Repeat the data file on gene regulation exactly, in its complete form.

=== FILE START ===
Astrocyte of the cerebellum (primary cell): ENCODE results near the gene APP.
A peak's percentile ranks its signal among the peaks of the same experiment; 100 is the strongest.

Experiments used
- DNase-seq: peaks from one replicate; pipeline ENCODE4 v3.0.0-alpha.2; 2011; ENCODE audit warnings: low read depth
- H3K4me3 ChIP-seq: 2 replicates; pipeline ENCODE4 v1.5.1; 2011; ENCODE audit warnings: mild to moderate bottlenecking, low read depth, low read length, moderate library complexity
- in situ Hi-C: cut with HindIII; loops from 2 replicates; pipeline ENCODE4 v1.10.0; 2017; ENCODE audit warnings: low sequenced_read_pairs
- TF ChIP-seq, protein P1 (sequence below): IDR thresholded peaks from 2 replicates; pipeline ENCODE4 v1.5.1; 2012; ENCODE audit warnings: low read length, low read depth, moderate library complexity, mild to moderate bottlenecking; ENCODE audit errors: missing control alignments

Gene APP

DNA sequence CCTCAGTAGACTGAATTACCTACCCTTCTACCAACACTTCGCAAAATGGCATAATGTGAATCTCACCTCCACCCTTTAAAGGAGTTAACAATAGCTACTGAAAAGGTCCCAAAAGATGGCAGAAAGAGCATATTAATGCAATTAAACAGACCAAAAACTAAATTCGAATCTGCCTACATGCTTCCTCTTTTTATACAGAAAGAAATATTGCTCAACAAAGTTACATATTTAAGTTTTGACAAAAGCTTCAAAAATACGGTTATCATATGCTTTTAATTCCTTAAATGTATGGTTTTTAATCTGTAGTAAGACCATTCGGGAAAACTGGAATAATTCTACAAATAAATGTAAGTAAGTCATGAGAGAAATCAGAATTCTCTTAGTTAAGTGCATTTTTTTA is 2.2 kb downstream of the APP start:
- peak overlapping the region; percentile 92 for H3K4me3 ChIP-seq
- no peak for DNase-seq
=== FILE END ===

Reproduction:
Astrocyte of the cerebellum (primary cell): ENCODE results near the gene APP.
A peak's percentile ranks its signal among the peaks of the same experiment; 100 is the strongest.

Experiments used
- DNase-seq: peaks from one replicate; pipeline ENCODE4 v3.0.0-alpha.2; 2011; ENCODE audit warnings: low read depth
- H3K4me3 ChIP-seq: 2 replicates; pipeline ENCODE4 v1.5.1; 2011; ENCODE audit warnings: mild to moderate bottlenecking, low read depth, low read length, moderate library complexity
- in situ Hi-C: cut with HindIII; loops from 2 replicates; pipeline ENCODE4 v1.10.0; 2017; ENCODE audit warnings: low sequenced_read_pairs
- TF ChIP-seq, protein P1 (sequence below): IDR thresholded peaks from 2 replicates; pipeline ENCODE4 v1.5.1; 2012; ENCODE audit warnings: low read length, low read depth, moderate library complexity, mild to moderate bottlenecking; ENCODE audit errors: missing control alignments

Gene APP

DNA sequence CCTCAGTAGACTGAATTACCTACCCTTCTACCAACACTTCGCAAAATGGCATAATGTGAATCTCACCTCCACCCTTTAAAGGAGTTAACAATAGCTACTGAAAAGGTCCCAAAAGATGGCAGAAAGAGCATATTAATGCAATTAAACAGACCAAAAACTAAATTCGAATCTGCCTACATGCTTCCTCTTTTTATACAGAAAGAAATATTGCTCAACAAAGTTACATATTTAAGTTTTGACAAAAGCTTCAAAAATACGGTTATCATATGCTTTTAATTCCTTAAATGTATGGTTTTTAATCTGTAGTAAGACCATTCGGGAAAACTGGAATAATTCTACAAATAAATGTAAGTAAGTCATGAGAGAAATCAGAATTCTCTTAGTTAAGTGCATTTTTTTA is 2.2 kb downstream of the APP start:
- peak overlapping the region; percentile 92 for H3K4me3 ChIP-seq
- no peak for DNase-seq